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International Herald Tribune
November 29, 2001
Russia Is Back in Kabul and in the 'Great Game'
By Robyn Lim
The writer, professor of international politics at Nanzan University in Nagoya, contributed this comment to the International Herald Tribune.

NAGOYA, Japan Despite the camaraderie on display when Vladimir Putin met George W. Bush recently in Texas, America has been outflanked in Afghanistan by Russian realpolitik.

U.S. Marines are beginning operations in southern Afghanistan to complete the rout of the Taliban regime. With the United States thus preoccupied, Russia, at no cost or risk, has reinstalled itself in Kabul, in the latest round of the Great Game of big power maneuvering for advantage that was first played out in Afghanistan in the 19th century.

As part of a supposedly humanitarian mission, a large-scale Russian airlift has installed an ambassador in Kabul - with U.S. logistical support, and at the request of the so-called government of Burhanuddin Rabbani.

Mr. Rabbani, an ethnic Tajik, is the nominal head of the Northern Alliance, a fractious coalition made up mostly of Tajiks, Uzbeks and Hazaras that now claims control of most of Afghanistan. He was the country's president before his forces were driven out by the Taliban in 1996, and is still recognized as president by the United Nations.

Still, Russia is jumping the gun. It did not bother to notify the United Nations of its move into Kabul. Thus President Putin thumbed his nose at the world body.

The rush to Kabul is reminiscent of Russia's rush to Pristina airport to gain political leverage in the closing days of the Kosovo conflict in 1999. While the Northern Alliance is Russia's instrument on the ground, the United States has provided the alliance's air force. It was not part of the American game plan for the alliance to take Kabul. Indeed, the Bush administration promised Pakistan that it would keep the alliance out of Kabul. No doubt the alliance was egged on by Moscow.

In its current military operations in the southern heartland of the Taliban, the United States needs the support of Pakistan, which shares a long border with Afghanistan. In the longer term, Washington seeks to wean Pakistan away from its alliance with China.

Pakistan is adamantly opposed to the Northern Alliance, not least because it is backed by India as well as Russia and Iran. In the Cold War, Russia and India were de facto allies, and India is still a major purchaser of Russian arms.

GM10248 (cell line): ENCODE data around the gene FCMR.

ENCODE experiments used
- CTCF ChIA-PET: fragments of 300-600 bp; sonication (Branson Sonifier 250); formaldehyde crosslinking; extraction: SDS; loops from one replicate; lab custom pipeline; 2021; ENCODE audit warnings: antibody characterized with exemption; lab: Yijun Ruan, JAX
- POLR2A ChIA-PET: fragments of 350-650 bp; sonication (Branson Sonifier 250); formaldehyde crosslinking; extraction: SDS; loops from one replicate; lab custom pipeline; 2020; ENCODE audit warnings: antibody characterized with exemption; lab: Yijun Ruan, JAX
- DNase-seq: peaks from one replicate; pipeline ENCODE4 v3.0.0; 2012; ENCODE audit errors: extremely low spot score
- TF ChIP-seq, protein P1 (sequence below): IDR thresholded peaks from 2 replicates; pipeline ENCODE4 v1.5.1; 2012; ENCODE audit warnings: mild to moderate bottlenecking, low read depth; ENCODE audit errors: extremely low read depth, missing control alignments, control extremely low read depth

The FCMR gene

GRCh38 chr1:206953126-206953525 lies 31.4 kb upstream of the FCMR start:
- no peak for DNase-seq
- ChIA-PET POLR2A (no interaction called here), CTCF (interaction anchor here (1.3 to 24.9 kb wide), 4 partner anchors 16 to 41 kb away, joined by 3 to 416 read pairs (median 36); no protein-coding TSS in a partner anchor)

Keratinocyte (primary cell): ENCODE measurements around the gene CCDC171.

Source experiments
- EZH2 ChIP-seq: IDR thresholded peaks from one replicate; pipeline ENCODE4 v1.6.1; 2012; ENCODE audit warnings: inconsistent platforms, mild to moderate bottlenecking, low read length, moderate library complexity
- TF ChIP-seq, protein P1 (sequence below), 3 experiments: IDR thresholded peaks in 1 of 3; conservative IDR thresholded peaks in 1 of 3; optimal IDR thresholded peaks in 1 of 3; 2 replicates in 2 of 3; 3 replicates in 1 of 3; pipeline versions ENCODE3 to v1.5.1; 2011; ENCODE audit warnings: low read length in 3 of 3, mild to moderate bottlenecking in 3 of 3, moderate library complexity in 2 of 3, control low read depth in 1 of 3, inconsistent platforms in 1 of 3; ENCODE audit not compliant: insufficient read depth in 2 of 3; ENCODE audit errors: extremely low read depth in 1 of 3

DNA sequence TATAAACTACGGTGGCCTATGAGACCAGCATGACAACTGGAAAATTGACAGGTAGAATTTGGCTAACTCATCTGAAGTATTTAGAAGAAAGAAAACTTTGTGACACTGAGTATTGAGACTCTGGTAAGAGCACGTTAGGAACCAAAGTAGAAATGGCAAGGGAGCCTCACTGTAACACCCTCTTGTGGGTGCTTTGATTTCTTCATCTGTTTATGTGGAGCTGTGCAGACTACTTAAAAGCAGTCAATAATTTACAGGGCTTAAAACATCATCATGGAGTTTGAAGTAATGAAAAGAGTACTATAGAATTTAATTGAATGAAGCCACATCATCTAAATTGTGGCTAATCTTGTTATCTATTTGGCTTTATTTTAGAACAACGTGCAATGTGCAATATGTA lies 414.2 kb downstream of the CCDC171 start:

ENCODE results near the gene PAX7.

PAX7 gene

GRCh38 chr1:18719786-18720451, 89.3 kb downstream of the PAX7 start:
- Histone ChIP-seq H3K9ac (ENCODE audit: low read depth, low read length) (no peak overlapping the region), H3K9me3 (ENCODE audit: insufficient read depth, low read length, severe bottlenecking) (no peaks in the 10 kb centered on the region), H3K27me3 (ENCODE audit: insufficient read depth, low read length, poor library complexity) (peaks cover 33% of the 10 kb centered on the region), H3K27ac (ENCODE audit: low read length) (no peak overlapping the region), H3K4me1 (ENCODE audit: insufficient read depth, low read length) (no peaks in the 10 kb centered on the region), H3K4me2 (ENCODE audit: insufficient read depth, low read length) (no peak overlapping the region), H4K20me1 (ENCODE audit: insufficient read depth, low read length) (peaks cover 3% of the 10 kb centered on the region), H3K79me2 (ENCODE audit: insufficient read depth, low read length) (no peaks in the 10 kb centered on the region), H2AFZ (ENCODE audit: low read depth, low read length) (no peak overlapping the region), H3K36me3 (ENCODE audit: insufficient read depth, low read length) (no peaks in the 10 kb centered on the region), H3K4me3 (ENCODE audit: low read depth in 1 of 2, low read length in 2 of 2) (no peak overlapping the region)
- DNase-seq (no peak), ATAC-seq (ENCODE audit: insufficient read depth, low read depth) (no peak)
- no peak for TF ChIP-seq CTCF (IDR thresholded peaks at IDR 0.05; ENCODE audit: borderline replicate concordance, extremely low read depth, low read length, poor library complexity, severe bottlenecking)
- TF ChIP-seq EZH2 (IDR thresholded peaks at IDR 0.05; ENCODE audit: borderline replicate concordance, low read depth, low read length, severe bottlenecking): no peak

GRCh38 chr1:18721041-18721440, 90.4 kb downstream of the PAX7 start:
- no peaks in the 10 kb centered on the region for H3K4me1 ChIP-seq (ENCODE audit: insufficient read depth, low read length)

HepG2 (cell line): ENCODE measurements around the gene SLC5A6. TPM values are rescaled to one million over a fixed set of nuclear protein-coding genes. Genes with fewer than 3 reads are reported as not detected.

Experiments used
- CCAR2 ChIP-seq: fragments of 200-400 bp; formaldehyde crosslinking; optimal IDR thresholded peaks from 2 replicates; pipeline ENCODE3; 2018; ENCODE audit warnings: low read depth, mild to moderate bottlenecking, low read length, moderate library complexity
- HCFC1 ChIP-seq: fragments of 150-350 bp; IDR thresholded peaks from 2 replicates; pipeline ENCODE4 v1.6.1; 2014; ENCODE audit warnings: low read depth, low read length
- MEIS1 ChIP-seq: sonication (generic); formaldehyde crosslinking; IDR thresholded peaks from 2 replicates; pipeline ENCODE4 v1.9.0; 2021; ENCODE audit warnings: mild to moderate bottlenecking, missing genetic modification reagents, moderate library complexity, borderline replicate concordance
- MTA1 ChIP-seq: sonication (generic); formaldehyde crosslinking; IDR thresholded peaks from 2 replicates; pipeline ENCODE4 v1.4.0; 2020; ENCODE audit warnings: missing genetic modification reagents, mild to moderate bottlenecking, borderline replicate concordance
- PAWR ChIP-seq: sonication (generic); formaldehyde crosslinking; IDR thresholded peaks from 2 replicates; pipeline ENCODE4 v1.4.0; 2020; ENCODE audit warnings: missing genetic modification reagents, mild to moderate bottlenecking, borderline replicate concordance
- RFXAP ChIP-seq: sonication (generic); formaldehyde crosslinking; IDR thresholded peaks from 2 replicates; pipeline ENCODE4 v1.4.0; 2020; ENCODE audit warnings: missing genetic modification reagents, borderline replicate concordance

Pakistan does not want to be sandwiched again between Russia and India. It wants a predominantly Pashtun government in Kabul.

But war is always unpredictable, and Washington's Pashtun strategy did not work as intended. Hopes were soon dashed that Pashtun tribal leaders might convince the Taliban to disgorge Osama bin Laden. With winter approaching, Washington had little choice but to step up its aerial support for the Northern Alliance.

Russia holds useful cards in Afghanistan if the United States now wishes to target the regime in Iraq, a prominent sponsor of terrorism. To do so, Washington will have to seek Russia's acquiescence, not least on the UN Security Council.

Iraq has kept UN weapons inspectors at bay for three years. Who knows what kind of weapons of mass destruction Saddam Hussein has been able to build? It would be dangerous to leave him in place. Moreover, Israel won't sit on its hands forever while Saddam builds up his arsenal. But so far there is no firm evidence linking Iraq with the terrorist attacks in America, which, without such evidence, can expect little help. Nor are there any easy military options. Thus the Bush administration faces some tough choices in relation to Iraq, and that gives Mr. Putin considerable leverage.

Russia is much weaker than it was in heyday of the Great Game, when the czars pursued a forward policy in Afghanistan to seek an outlet to the warm waters of the Indian Ocean, and to outflank the British in India. Russia is also a shadow of what it was in 1979, when, emboldened by U.S. strategic paralysis under President Jimmy Carter, it invaded Afghanistan. Mr. Putin may have decided that Russia is so weak that he now must get a deal with the West on the best terms available. He is clever at playing from a weak hand. His rush to Kabul shows that he hasn't given up realpolitik. Those in the West who advocate letting Russia into NATO should think again.

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